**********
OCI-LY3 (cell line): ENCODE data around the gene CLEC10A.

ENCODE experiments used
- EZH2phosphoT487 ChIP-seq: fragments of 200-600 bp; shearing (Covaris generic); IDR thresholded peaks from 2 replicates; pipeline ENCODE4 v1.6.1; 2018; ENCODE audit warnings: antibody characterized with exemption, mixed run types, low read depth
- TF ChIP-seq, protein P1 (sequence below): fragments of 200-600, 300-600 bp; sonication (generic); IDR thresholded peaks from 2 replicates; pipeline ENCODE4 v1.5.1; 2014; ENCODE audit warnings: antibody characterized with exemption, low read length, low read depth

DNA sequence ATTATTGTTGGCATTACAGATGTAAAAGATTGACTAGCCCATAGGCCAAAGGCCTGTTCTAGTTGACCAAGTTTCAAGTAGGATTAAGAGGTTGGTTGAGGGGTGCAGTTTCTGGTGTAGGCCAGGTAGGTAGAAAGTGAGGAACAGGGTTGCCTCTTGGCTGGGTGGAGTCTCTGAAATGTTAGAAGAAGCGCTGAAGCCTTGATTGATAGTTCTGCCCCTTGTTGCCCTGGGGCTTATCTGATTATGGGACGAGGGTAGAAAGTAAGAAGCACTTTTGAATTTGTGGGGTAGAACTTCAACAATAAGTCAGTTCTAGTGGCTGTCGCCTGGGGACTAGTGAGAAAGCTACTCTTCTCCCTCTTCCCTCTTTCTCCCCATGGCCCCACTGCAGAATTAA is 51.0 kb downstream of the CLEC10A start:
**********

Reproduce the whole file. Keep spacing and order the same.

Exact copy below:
OCI-LY3 (cell line): ENCODE data around the gene CLEC10A.

ENCODE experiments used
- EZH2phosphoT487 ChIP-seq: fragments of 200-600 bp; shearing (Covaris generic); IDR thresholded peaks from 2 replicates; pipeline ENCODE4 v1.6.1; 2018; ENCODE audit warnings: antibody characterized with exemption, mixed run types, low read depth
- TF ChIP-seq, protein P1 (sequence below): fragments of 200-600, 300-600 bp; sonication (generic); IDR thresholded peaks from 2 replicates; pipeline ENCODE4 v1.5.1; 2014; ENCODE audit warnings: antibody characterized with exemption, low read length, low read depth

DNA sequence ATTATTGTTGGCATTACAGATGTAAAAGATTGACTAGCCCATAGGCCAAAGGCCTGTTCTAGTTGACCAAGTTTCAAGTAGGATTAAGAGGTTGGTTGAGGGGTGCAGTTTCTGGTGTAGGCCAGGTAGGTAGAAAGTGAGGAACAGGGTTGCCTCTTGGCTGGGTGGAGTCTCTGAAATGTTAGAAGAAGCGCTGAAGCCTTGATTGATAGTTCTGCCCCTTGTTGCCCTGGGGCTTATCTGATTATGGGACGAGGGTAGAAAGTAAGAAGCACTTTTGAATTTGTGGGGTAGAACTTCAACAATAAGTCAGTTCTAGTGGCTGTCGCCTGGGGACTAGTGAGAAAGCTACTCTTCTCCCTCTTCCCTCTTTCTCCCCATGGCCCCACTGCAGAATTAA is 51.0 kb downstream of the CLEC10A start: